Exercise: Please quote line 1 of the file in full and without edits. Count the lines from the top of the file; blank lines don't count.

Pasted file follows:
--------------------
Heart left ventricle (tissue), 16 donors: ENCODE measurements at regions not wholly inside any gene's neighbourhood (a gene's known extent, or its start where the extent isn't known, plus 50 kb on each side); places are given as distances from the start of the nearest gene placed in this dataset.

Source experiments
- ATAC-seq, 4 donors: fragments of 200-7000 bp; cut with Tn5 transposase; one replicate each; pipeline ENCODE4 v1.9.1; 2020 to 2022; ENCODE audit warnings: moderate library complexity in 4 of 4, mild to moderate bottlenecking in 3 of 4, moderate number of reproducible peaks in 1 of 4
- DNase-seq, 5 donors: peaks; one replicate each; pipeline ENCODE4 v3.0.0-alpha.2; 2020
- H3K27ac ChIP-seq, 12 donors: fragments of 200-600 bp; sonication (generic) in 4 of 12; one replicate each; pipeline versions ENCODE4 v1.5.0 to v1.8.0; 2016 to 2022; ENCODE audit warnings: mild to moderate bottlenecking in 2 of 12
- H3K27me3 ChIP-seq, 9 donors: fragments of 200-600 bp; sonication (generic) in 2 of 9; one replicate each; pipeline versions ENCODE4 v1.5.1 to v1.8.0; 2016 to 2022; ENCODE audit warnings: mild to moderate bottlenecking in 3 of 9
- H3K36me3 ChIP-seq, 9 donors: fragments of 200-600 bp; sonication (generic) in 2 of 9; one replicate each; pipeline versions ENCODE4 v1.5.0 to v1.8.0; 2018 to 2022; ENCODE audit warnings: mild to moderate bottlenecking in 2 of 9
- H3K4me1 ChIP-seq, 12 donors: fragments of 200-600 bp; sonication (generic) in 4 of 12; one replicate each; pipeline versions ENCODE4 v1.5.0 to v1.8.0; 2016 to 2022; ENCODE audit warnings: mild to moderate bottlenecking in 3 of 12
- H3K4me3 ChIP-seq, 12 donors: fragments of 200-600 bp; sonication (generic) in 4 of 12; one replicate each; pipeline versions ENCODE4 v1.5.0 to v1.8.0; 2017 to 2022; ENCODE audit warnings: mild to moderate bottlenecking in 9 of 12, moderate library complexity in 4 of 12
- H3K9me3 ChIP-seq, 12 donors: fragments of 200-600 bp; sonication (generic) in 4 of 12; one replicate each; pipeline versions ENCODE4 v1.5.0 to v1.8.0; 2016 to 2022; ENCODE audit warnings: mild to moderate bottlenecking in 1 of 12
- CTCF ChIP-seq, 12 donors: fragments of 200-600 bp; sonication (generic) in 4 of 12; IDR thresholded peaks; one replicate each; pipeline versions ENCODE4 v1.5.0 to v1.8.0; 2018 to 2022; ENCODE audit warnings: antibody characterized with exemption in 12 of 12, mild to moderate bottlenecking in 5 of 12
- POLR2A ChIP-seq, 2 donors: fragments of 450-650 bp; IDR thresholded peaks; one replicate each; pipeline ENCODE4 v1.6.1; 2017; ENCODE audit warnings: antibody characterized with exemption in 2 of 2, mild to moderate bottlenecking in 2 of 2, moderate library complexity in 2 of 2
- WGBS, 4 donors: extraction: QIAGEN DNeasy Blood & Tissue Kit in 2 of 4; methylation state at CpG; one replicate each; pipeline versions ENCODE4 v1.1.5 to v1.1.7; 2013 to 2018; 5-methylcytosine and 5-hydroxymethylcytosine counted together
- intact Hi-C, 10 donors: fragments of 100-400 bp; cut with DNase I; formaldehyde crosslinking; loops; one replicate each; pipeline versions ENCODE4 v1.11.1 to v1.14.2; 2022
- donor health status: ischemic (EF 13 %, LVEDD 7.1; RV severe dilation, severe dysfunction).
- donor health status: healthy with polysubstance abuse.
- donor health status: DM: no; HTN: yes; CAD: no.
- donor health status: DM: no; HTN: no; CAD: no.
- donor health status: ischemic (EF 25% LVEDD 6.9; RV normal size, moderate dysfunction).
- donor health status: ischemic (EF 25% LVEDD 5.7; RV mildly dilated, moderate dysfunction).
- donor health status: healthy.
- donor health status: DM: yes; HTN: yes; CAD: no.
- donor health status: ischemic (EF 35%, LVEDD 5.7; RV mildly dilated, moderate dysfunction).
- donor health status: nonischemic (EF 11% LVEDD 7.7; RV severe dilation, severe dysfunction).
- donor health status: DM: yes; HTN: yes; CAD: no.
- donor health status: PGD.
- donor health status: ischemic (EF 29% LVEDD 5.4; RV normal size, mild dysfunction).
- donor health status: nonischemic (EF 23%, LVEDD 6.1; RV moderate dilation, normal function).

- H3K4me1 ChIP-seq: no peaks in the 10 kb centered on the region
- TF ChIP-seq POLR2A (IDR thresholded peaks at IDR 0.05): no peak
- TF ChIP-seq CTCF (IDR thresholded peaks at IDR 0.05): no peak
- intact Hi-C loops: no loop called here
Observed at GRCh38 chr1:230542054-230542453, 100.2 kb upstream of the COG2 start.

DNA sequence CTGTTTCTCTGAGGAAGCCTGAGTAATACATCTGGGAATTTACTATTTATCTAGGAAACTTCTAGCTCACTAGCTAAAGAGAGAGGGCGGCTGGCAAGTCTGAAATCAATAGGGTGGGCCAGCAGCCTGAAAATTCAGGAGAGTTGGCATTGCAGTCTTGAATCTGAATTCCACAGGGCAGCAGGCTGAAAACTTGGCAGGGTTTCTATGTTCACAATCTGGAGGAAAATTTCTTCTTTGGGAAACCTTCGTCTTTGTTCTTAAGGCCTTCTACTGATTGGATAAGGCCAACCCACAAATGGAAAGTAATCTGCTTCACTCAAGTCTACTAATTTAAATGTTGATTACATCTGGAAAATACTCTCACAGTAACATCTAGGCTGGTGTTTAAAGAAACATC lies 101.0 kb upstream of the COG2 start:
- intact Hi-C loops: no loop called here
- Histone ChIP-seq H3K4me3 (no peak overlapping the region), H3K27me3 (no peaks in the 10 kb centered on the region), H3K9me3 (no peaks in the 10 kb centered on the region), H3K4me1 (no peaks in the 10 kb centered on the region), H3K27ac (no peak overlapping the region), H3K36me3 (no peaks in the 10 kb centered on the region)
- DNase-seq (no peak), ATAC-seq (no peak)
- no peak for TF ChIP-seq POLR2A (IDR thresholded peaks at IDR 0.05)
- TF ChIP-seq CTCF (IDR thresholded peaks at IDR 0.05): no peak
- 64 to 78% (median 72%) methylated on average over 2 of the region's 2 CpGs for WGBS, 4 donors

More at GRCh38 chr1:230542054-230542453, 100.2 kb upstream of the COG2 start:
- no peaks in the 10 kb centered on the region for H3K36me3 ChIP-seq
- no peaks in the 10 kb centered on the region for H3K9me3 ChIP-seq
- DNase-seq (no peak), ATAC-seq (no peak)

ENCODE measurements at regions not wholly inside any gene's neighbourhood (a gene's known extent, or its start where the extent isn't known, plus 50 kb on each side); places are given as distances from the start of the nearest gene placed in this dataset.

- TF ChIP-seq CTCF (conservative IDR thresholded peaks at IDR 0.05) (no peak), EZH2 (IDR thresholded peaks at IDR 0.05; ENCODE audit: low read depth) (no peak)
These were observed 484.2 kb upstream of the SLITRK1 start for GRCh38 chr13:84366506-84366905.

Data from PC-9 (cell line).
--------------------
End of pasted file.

Heart left ventricle (tissue), 16 donors: ENCODE measurements at regions not wholly inside any gene's neighbourhood (a gene's known extent, or its start where the extent isn't known, plus 50 kb on each side); places are given as distances from the start of the nearest gene placed in this dataset.